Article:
Security information and event management (SIEM) solutions like Microsoft Sentinel SIEM are at the heart of most security operations teams.
But like any SIEM, while Microsoft Sentinel can be an incredible tool for centralising security data, it also risks being expensive and ineffective. In a recent webinar, SenseOn’s Director of Technology Brad Freeman discusses these problems and how SenseOn can help supercharge Azure Sentinel. You can now watch this webinar anytime online.
To give you a taste of what I covered in the webinar, here’s a short rundown of two core challenges Sentinel creates. Plus, how SenseOn solves them.
When you ingest data into a Microsoft SIEM from sources other than Microsoft apps like Office 365 audits and Defender, you have to pay for it.
Using a typical log count generated by a 1,000-person organisation, and a simple sizing calculator, an organisation of this size will likely need to ingest 188 GB of data into their SIEM daily. If that organisation were to use Sentinel, that volume of log data would equate to roughly £200k per year on log costs.
Organisations may be aware of this cost in theory (and sign up to a particular Sentinel pricing tier). Still, the actual toll of getting actionable insight can be far greater than many account for.
This is partly because the “raw” logs generated by an application are not what gets stored on a SIEM like Sentinel. Log sizes can vary greatly and be larger than security teams expect. The actual volume of data that goes into a Microsoft Sentinel SIEM is not just the sum of all the logs collected but the result of normalised events. These happen when raw logs are converted to a readable and consistent format in the SIEM.
Normalisation involves mapping key parameters, such as source IP addresses, usernames, and system origin. The problem is that normalised logs often double or even triple in size due to the enrichment process.
It’s also crucial to remember that technology costs aren’t the only ones SIEMs like Sentinel create. To develop useful analytics and make use of the logs, an organisation will need to invest in competent security engineers, skilled security analysts, and a robust IT operations team.
SIEMs also present a cultural challenge. IT needs to work closely with security teams to provide the logs required and have to account for the internal business processes necessary for managing detections, tuning, and integrating your SIEM into new projects.
Read more: Why there’s no such thing as a low-cost SIEM
To reduce these costs, SenseOn first identifies the most voluminous and expensive logs and assesses their value. The goal is to recognise valuable logs and determine whether they can be replaced or filtered through SenseOn’s capabilities, ultimately reducing costs.
For instance, a real customer case study shows that SenseOn decreased volumetric logs by 61% and reduced Microsoft Sentinel SIEM costs by 57%, saving the customer £10k per month.
If you use a SIEM like Sentinel, you are probably going to be sending it telemetry from a range of sources like Endpoint Detection and Response (EDR) systems, Intrusion Detection and Prevention Systems (IDS/IPS), and Network Detection and Response (NDR).
These tools can input rich information into Microsoft Sentinel SIEM, but they also come with a downside. Even the most advanced security tools are disparate and disconnected. This creates serious visibility problems.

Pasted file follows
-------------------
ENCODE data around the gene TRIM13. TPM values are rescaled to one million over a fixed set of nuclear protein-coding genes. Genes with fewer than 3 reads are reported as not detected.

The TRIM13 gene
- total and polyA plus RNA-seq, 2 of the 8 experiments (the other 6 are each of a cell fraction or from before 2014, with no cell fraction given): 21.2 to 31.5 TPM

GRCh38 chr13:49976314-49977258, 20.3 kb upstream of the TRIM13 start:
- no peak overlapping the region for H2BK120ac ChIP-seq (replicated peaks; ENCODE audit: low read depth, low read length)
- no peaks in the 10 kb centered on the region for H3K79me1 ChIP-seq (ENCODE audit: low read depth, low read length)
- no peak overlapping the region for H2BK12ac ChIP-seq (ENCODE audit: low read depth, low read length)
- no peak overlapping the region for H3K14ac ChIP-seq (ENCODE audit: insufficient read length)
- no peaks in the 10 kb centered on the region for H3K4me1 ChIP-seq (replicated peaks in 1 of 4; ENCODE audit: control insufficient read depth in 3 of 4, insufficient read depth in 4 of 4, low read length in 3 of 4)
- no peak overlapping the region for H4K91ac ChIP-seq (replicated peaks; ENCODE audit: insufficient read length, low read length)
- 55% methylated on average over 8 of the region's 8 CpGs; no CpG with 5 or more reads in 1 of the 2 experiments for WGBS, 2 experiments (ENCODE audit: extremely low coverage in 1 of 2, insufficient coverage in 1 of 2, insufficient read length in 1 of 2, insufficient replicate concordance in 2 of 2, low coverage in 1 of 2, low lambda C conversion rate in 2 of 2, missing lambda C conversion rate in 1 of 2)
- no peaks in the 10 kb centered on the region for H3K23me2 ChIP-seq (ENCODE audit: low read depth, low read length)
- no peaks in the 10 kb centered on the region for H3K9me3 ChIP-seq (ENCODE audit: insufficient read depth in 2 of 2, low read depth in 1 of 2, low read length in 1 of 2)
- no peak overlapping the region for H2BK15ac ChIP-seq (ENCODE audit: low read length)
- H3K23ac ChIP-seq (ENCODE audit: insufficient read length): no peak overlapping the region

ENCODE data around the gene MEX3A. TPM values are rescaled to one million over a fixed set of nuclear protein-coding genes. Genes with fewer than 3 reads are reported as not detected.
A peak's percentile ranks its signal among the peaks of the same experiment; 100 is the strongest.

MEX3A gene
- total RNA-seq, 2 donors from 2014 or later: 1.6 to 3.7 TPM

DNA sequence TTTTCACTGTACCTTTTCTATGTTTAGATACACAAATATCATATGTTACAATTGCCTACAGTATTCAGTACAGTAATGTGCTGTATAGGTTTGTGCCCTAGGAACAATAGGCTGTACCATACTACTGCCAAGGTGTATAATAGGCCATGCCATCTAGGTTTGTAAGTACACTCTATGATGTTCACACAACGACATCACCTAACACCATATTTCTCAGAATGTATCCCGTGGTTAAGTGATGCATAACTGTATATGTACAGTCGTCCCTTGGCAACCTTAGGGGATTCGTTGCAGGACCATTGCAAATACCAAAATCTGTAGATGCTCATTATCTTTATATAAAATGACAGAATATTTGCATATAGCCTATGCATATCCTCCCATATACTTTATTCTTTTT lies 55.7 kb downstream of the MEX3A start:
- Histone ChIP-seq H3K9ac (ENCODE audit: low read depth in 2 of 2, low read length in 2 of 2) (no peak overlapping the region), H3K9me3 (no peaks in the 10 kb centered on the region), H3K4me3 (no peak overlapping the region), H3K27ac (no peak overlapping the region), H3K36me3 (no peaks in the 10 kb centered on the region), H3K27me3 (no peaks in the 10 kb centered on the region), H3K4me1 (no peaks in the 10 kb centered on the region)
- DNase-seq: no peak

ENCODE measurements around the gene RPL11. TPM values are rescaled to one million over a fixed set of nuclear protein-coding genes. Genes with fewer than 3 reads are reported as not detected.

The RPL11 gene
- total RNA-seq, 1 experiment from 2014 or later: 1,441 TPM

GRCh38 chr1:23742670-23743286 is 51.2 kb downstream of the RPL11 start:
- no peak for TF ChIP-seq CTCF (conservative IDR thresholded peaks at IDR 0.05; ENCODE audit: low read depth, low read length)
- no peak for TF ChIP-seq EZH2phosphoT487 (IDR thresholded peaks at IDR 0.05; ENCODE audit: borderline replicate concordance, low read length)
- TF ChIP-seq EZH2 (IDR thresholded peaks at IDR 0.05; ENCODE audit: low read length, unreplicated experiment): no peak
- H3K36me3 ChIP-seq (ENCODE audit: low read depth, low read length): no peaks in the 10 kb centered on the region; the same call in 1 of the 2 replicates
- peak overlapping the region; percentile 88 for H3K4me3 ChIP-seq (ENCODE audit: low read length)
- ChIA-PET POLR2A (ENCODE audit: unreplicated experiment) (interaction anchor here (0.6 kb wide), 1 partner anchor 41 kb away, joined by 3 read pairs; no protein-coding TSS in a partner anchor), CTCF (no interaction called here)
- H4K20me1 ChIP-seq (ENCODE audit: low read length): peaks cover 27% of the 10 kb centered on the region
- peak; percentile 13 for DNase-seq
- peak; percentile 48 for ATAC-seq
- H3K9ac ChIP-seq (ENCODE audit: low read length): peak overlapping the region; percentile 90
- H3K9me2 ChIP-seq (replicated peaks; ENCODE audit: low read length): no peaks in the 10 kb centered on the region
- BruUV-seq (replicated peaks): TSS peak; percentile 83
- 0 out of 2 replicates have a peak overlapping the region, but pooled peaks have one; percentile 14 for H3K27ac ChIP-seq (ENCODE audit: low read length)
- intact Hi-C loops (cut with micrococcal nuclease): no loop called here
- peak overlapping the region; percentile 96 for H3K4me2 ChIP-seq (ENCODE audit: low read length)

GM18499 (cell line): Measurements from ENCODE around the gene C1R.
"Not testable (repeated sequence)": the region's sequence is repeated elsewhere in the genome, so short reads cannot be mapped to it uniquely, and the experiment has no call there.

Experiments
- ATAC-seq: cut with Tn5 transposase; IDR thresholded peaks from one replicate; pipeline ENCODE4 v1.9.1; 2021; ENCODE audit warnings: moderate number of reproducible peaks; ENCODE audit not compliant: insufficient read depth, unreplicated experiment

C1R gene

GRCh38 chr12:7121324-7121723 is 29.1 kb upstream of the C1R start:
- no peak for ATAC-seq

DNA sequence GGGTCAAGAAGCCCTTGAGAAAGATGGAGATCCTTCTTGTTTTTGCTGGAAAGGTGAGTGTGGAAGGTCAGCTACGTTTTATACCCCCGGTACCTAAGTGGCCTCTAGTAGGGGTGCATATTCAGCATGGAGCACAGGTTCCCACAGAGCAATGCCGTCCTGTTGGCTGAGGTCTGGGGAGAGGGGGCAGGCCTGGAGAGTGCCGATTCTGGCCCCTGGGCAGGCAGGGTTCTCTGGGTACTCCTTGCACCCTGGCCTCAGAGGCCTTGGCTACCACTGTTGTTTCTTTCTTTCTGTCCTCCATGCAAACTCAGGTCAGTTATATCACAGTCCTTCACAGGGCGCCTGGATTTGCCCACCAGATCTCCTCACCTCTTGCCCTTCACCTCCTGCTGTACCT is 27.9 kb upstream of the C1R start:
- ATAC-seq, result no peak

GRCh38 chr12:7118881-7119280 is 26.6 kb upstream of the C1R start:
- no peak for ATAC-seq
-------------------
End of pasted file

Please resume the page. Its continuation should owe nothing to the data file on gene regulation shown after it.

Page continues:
With information coming from various channels, the root cause of an event often remains obscured despite an avalanche of encrypted data and unusual network activity. The struggle then is not just in collecting data but also deciphering the complex, multilayered story that this data tells.
For instance, if a SOC detects a connection to a command and control (CNC) server from their NDR, they typically won’t be able to know the originating process on the endpoint. There is usually no link between the network event and its source on the endpoint, i.e., whether it was triggered by Powershell or Chrome visiting a webpage.
As a result, SOCs can fail to complete security investigations and become overwhelmed by tickets.
Read more: 4 SIEM augmentation tools and why you need them
SenseOn solves this visibility problem by collecting unified data from endpoints, networks and servers in a single format. Our solution links information from endpoints (via deep packet inspection or DPI) with user behaviour and network activity.
SenseOn pulls together data to present security teams with a sequence of information about individual incidents that we call “Cases.” These cases allow teams to see not only that an event (like a connection to a CNC server) happened but also the entire context surrounding it, i.e., its full DPI, parent process, command line algorithms, etc.
Pushing SenseOn’s telemetry and telemetry from Microsoft solutions into a Sentinel SIEM can give SOCs proper consolidation and insight. The level of understanding SenseOn creates has been proven to dramatically reduce the mean time to respond (MTTR) for any individual incident.
Organisations need a strategic, cost-effective, and efficient cybersecurity solution.
Leveraging platforms like Microsoft Sentinel SIEM and SenseOn can provide a comprehensive security operations ecosystem that optimises costs, reduces workload, and enhances detections.
Try a demo of SenseOn today.